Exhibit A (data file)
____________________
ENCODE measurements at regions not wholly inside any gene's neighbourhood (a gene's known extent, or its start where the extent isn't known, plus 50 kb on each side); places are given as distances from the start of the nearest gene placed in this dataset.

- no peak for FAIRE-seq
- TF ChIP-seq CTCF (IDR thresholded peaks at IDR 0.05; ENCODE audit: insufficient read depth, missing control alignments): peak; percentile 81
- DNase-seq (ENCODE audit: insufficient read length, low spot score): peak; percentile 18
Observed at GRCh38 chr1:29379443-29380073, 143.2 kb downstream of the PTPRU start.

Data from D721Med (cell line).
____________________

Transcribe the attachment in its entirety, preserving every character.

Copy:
ENCODE measurements at regions not wholly inside any gene's neighbourhood (a gene's known extent, or its start where the extent isn't known, plus 50 kb on each side); places are given as distances from the start of the nearest gene placed in this dataset.

- no peak for FAIRE-seq
- TF ChIP-seq CTCF (IDR thresholded peaks at IDR 0.05; ENCODE audit: insufficient read depth, missing control alignments): peak; percentile 81
- DNase-seq (ENCODE audit: insufficient read length, low spot score): peak; percentile 18
Observed at GRCh38 chr1:29379443-29380073, 143.2 kb downstream of the PTPRU start.

Data from D721Med (cell line).